UPDATE: Eli has started working on the graphics and text as per suggestions. When he is done he will move the original text with comments to Eli Rabett's Memory Hole and repost the modification. 2/10
Periodically Eli tries to explain the greenhouse effect to someone who doesn't want to believe in it, and like explaining atomic or nuclear structure, it really cannot be done without the person with hands over ears knowing a fair amount of stuff. The really short version is in caps at the bottom. The numbers used are based on measurements or averages of measurements. Let's list a few of the preliminaries and put quotes around concepts that anyone interested in learning more can google
Eli is going to use the "Kelvin temperature scale" which is the appropriate one for all thermodynamical stuff.
In the atmosphere it gets colder the higher you go up to about 12 km. This is called the "adiabatic lapse rate" and is a result of gravity compressing the atmosphere. **
A solid body emits thermal radiation in the infrared (IR), this is called "black body radiation" and the amount emitted as a function of frequency (or wavelength) is described by the "Planck radiation formula". The total amount emitted per unit area is proportional to the fourth power of the temperature (ecT^4) according to the "Stefan Boltzmann law". e is a constant called the emissivity, c usually written as the Greek sigma, is the "Stefan Boltzmann constant". e is close to unity for all solids or liquids.
The total amount of energy in the sunlight absorbed by the earth per unit time, has to be emitted to space for the Earth to remain at a constant temperature. The emission is all in the thermal IR. There is very little, to no overlap between the "solar spectrum" and the thermal IR emitted by the Earth. If less energy is emitted, the Earth warms, both the surface and the atmosphere until the temperature is high enough (see "Stefan Boltzmann Law") to restore the balance. If more energy is emitted, the Earth cools, both the surface and the atmosphere, again, until the temperature is low enough to restore the balance.
With the preliminaries out of the way we can look at what the emission from the Earth through the atmosphere looks like at 20 km.
Look at the figure. The x-axis is in frequency units, wavenumbers, used by spectroscopists. It is the inverse of the wavelength in cm. The y-axis is the intensity of emission in W/m^2 per unit wavenumber. The red curve is the emission, the others are "Planck function" curves for various temperatures. If you look to the right, you see that there are parts of the curve that roughly follow the Planck curve for ~290 K which is the temperature of the ground. This is radiation that is going through the atmosphere essentially undisturbed. The chaff is absorption by water. The dip at about 1000 wavenumbers is from absorption by ozone, the big dip at 675 wavenumbers is absorption by CO2. There are continuum absorptions at the high and low frequency ends, mostly due to (H2O)2 (two water vapor molecules stuck together) and other complicated things consideration of which we leave for the next class.
At 375 "ppm", the current value, emission in the center of the CO2 band is characteristic of the 220 K Planck curve, meaning that the emission to space comes from an altitude at which the temperature is ~ 210 K. Because the temperature is very low, the amount of energy radiated to space is low, about 30% of the amount of thermal radiation leaving the ground at those frequencies (210^4/290^4 = .28). If we double the amount of CO2 in the atmosphere to 750 ppm the CO2 band widens blocking MORE thermal radiationTo restore the balance the Earth system has to warm.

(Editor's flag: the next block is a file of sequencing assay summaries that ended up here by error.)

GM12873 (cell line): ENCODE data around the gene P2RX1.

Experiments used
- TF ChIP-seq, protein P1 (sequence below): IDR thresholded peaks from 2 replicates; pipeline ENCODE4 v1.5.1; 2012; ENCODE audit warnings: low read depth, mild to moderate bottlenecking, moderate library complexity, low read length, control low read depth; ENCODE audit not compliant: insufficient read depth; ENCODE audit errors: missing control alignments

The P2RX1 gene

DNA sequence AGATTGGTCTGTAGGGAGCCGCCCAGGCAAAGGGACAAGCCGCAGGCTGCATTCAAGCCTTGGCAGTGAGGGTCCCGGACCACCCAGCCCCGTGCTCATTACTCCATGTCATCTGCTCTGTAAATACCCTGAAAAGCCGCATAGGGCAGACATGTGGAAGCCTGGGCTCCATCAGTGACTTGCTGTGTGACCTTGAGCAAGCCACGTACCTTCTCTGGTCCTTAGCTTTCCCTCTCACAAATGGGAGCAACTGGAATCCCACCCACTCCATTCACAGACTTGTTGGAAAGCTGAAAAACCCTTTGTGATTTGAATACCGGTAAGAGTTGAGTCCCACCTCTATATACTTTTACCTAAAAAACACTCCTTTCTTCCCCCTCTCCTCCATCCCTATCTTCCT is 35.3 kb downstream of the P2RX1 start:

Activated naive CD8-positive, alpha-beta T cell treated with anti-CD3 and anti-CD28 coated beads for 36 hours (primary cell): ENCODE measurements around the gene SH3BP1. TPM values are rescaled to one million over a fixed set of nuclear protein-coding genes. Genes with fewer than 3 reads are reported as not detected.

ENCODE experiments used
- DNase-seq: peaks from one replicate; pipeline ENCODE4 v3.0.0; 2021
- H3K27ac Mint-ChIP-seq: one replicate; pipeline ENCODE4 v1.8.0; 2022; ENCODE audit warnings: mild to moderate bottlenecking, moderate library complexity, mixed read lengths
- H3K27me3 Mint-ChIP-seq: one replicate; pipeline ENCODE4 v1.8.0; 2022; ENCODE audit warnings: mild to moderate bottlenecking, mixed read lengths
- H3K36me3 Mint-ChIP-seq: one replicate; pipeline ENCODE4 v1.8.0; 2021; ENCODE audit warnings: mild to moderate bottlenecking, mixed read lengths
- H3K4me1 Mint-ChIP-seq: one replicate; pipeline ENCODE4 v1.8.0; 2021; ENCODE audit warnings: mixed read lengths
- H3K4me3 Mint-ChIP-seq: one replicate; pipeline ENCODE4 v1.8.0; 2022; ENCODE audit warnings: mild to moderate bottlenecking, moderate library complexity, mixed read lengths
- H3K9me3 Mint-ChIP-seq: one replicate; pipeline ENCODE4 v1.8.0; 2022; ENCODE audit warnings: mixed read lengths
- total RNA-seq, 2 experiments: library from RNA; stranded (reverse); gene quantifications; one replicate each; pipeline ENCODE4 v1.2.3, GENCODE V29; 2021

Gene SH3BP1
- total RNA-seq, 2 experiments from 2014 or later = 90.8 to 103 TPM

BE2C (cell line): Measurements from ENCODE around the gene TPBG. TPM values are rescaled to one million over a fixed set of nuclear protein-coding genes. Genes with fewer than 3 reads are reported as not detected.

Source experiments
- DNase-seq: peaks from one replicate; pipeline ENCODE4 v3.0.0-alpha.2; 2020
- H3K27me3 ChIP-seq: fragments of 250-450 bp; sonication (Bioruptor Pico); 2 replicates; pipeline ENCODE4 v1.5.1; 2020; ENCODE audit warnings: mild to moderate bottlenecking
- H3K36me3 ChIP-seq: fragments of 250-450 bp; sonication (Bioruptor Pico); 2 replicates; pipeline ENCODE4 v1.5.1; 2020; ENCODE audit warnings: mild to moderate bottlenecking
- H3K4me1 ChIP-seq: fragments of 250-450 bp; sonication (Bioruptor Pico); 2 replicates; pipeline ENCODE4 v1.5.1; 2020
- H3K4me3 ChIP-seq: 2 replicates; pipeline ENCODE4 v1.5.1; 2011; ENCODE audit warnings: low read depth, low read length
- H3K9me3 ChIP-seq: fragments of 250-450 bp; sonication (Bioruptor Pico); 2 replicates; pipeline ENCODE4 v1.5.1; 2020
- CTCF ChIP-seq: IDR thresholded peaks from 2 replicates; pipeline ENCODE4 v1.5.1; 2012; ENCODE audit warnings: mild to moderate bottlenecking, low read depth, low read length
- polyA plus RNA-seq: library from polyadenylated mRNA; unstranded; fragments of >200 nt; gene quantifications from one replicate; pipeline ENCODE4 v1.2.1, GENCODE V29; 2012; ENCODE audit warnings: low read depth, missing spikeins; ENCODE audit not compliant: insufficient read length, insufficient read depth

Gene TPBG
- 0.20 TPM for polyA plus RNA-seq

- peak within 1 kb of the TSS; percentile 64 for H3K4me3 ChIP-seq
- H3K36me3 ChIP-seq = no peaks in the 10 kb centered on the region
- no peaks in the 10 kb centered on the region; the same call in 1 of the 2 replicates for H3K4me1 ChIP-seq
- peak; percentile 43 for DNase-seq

Let's talk about that. A lot of this discussion, as you have noticed has to do with rates at which energy is transferred. Thermodynamics requires is that no NET energy be transferred from a hotter to a colder body.
The rate at which sunlight is absorbed by the ground is ~170 W/m2. If there were no absorption of the thermal IR in the atmosphere the average temperature of the Earth would be AT MOST ~255 K*
*(Eli is making a simplification here having to do with cloud reflectivity and absorption in the atmosphere, but the bottom line is the same)
What happens when the "greenhouse gases" absorb the thermal IR? The molecules almost immediately and completely transfer that energy by collision to the nitrogen and oxygen in the atmosphere, slightly warming it, BUT, collisions also vibrationally excite the greenhouse gases, including CO2. The net result is that there is an equilibrium amount of vibrationally excited greenhouse gases in the atmosphere, and this equilibrium amount depends on the local temperature.
The vibrationally excited greenhouse gas molecules emit IR in all directions, including back to the surface. With the greenhouse effect the rate at which thermal energy leaves the surface is ~390 W/m2. The rate at which the thermal energy returned to the surface is, ~325 W/m2 (go look at the Trenberth diagrams referenced below). Therefore the NET amount of energy leaving the surface due to radiation is ~65 W/m2. Of course this neglects convection, evaporation of water and a few other things. Add everything up and you get that on NET the rate at which the surface radiates is 170 W/m2 but here is the joker
BECAUSE OF THE GREENHOUSE GASES THE SURFACE HAS TO BE WARM ENOUGH TO RADIATE 390 W/m2, AND THAT MEANS THAT IT IS AT ~290 K RATHER THAN LESS THAN 255 K
If you want a more detailed exposition http://www.atmo.arizona.edu/students/courselinks/spring04/atmo451b/pdf/RadiationBudget.pdfComments?
** the atmosphere cools because of the adiabatic lapse rate up to the tropopause at ~ 12-15 km. Above that it warms because of absorption of UV light from the sun by ozone, but the greenhouse effect is pretty much confined to below the tropopause. Eli has a post which touches on this